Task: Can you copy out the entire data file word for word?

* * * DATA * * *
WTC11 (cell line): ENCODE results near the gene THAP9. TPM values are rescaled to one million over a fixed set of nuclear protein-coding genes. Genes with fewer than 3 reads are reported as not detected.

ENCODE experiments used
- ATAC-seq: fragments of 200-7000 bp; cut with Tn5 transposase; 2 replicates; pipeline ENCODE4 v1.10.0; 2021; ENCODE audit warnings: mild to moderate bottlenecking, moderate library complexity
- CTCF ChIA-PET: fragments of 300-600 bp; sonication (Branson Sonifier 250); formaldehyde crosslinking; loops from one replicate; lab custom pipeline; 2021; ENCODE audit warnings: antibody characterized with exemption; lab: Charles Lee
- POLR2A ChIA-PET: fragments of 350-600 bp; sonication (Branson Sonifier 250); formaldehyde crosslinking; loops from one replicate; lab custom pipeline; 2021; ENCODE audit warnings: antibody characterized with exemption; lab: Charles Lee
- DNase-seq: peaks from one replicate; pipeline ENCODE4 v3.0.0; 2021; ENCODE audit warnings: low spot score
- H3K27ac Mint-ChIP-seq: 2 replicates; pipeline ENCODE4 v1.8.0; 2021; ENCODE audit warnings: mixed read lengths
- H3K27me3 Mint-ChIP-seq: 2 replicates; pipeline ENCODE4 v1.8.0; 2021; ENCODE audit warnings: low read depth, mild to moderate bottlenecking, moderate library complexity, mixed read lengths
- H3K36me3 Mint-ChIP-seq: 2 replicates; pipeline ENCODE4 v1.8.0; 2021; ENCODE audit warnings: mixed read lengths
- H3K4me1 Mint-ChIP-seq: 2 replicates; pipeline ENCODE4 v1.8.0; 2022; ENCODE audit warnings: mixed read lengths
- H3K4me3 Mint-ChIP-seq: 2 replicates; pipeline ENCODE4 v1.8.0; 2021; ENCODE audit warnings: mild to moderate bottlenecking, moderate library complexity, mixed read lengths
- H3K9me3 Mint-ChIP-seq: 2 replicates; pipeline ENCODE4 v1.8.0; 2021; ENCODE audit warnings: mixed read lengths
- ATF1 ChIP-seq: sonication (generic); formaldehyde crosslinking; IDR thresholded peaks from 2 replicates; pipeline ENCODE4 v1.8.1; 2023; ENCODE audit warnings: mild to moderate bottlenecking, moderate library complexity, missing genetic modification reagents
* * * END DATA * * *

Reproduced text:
WTC11 (cell line): ENCODE results near the gene THAP9. TPM values are rescaled to one million over a fixed set of nuclear protein-coding genes. Genes with fewer than 3 reads are reported as not detected.

ENCODE experiments used
- ATAC-seq: fragments of 200-7000 bp; cut with Tn5 transposase; 2 replicates; pipeline ENCODE4 v1.10.0; 2021; ENCODE audit warnings: mild to moderate bottlenecking, moderate library complexity
- CTCF ChIA-PET: fragments of 300-600 bp; sonication (Branson Sonifier 250); formaldehyde crosslinking; loops from one replicate; lab custom pipeline; 2021; ENCODE audit warnings: antibody characterized with exemption; lab: Charles Lee
- POLR2A ChIA-PET: fragments of 350-600 bp; sonication (Branson Sonifier 250); formaldehyde crosslinking; loops from one replicate; lab custom pipeline; 2021; ENCODE audit warnings: antibody characterized with exemption; lab: Charles Lee
- DNase-seq: peaks from one replicate; pipeline ENCODE4 v3.0.0; 2021; ENCODE audit warnings: low spot score
- H3K27ac Mint-ChIP-seq: 2 replicates; pipeline ENCODE4 v1.8.0; 2021; ENCODE audit warnings: mixed read lengths
- H3K27me3 Mint-ChIP-seq: 2 replicates; pipeline ENCODE4 v1.8.0; 2021; ENCODE audit warnings: low read depth, mild to moderate bottlenecking, moderate library complexity, mixed read lengths
- H3K36me3 Mint-ChIP-seq: 2 replicates; pipeline ENCODE4 v1.8.0; 2021; ENCODE audit warnings: mixed read lengths
- H3K4me1 Mint-ChIP-seq: 2 replicates; pipeline ENCODE4 v1.8.0; 2022; ENCODE audit warnings: mixed read lengths
- H3K4me3 Mint-ChIP-seq: 2 replicates; pipeline ENCODE4 v1.8.0; 2021; ENCODE audit warnings: mild to moderate bottlenecking, moderate library complexity, mixed read lengths
- H3K9me3 Mint-ChIP-seq: 2 replicates; pipeline ENCODE4 v1.8.0; 2021; ENCODE audit warnings: mixed read lengths
- ATF1 ChIP-seq: sonication (generic); formaldehyde crosslinking; IDR thresholded peaks from 2 replicates; pipeline ENCODE4 v1.8.1; 2023; ENCODE audit warnings: mild to moderate bottlenecking, moderate library complexity, missing genetic modification reagents